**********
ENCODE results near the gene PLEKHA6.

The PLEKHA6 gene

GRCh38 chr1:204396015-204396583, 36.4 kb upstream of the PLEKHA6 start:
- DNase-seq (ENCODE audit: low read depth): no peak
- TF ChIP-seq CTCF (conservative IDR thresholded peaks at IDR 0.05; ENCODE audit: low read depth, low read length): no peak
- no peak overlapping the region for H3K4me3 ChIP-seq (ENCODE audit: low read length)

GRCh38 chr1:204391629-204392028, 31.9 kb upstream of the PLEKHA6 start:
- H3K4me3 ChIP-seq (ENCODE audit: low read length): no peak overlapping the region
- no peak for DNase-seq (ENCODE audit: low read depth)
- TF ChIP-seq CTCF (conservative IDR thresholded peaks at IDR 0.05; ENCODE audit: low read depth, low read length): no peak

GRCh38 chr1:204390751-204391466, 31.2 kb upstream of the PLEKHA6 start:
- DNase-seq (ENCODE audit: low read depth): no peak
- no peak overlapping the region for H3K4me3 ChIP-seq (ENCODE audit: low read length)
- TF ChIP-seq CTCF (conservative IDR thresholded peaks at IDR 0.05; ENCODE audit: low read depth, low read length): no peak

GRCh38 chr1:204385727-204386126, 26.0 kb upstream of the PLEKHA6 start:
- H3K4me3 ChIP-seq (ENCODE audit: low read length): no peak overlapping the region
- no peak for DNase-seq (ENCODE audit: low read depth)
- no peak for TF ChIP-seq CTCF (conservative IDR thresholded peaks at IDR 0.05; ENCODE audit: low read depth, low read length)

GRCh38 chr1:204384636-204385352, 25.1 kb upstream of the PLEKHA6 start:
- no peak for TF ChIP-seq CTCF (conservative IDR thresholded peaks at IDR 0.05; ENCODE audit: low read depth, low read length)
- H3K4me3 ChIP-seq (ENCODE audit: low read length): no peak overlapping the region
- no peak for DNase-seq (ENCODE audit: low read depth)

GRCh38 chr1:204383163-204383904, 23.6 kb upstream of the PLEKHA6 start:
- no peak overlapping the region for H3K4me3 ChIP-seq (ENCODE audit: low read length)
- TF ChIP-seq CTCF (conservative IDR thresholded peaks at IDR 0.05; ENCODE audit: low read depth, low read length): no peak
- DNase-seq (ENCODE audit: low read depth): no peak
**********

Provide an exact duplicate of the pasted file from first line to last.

ENCODE results near the gene PLEKHA6.

The PLEKHA6 gene

GRCh38 chr1:204396015-204396583, 36.4 kb upstream of the PLEKHA6 start:
- DNase-seq (ENCODE audit: low read depth): no peak
- TF ChIP-seq CTCF (conservative IDR thresholded peaks at IDR 0.05; ENCODE audit: low read depth, low read length): no peak
- no peak overlapping the region for H3K4me3 ChIP-seq (ENCODE audit: low read length)

GRCh38 chr1:204391629-204392028, 31.9 kb upstream of the PLEKHA6 start:
- H3K4me3 ChIP-seq (ENCODE audit: low read length): no peak overlapping the region
- no peak for DNase-seq (ENCODE audit: low read depth)
- TF ChIP-seq CTCF (conservative IDR thresholded peaks at IDR 0.05; ENCODE audit: low read depth, low read length): no peak

GRCh38 chr1:204390751-204391466, 31.2 kb upstream of the PLEKHA6 start:
- DNase-seq (ENCODE audit: low read depth): no peak
- no peak overlapping the region for H3K4me3 ChIP-seq (ENCODE audit: low read length)
- TF ChIP-seq CTCF (conservative IDR thresholded peaks at IDR 0.05; ENCODE audit: low read depth, low read length): no peak

GRCh38 chr1:204385727-204386126, 26.0 kb upstream of the PLEKHA6 start:
- H3K4me3 ChIP-seq (ENCODE audit: low read length): no peak overlapping the region
- no peak for DNase-seq (ENCODE audit: low read depth)
- no peak for TF ChIP-seq CTCF (conservative IDR thresholded peaks at IDR 0.05; ENCODE audit: low read depth, low read length)

GRCh38 chr1:204384636-204385352, 25.1 kb upstream of the PLEKHA6 start:
- no peak for TF ChIP-seq CTCF (conservative IDR thresholded peaks at IDR 0.05; ENCODE audit: low read depth, low read length)
- H3K4me3 ChIP-seq (ENCODE audit: low read length): no peak overlapping the region
- no peak for DNase-seq (ENCODE audit: low read depth)

GRCh38 chr1:204383163-204383904, 23.6 kb upstream of the PLEKHA6 start:
- no peak overlapping the region for H3K4me3 ChIP-seq (ENCODE audit: low read length)
- TF ChIP-seq CTCF (conservative IDR thresholded peaks at IDR 0.05; ENCODE audit: low read depth, low read length): no peak
- DNase-seq (ENCODE audit: low read depth): no peak